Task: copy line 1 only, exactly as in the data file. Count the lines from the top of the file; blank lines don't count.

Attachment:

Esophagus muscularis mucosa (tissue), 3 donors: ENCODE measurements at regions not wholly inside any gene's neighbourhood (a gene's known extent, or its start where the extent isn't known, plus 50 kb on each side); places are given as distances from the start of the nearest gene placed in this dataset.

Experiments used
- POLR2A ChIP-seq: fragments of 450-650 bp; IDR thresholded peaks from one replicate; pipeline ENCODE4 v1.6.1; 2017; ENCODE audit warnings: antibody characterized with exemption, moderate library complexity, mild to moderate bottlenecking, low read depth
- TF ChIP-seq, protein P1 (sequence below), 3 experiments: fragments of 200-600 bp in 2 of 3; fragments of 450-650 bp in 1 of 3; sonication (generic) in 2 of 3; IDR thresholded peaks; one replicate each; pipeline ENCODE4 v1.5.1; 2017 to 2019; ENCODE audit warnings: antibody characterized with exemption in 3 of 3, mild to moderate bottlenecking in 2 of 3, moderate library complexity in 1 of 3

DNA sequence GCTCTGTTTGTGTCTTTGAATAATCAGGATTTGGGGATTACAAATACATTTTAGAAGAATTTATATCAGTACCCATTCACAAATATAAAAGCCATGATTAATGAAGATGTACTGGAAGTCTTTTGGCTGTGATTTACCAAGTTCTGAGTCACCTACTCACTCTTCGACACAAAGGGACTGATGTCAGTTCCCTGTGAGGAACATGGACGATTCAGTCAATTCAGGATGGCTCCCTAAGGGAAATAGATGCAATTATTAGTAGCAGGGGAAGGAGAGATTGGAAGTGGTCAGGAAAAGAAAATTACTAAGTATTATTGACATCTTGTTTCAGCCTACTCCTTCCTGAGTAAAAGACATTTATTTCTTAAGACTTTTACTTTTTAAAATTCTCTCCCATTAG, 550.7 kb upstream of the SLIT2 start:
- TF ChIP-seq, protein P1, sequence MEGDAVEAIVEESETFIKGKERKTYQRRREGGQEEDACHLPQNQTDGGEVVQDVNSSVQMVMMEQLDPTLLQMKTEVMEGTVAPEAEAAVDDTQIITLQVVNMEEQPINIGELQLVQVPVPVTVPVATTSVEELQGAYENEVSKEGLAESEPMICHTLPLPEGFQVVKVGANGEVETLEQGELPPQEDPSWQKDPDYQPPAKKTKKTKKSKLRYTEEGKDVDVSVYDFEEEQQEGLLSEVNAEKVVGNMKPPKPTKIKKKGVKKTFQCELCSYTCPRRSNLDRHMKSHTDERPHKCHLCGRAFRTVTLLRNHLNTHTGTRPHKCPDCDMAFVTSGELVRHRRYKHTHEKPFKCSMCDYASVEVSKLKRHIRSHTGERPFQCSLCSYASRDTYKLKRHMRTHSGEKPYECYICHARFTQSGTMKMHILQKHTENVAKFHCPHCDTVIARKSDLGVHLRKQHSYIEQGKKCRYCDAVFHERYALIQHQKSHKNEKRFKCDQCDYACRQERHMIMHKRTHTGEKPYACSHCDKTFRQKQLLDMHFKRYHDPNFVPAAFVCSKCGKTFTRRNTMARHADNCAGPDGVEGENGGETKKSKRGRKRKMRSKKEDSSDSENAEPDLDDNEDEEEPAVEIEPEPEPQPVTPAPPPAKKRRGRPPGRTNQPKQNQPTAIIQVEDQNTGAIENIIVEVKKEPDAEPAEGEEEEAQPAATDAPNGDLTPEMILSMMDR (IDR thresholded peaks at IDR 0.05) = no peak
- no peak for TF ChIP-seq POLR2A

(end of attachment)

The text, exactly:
Esophagus muscularis mucosa (tissue), 3 donors: ENCODE measurements at regions not wholly inside any gene's neighbourhood (a gene's known extent, or its start where the extent isn't known, plus 50 kb on each side); places are given as distances from the start of the nearest gene placed in this dataset.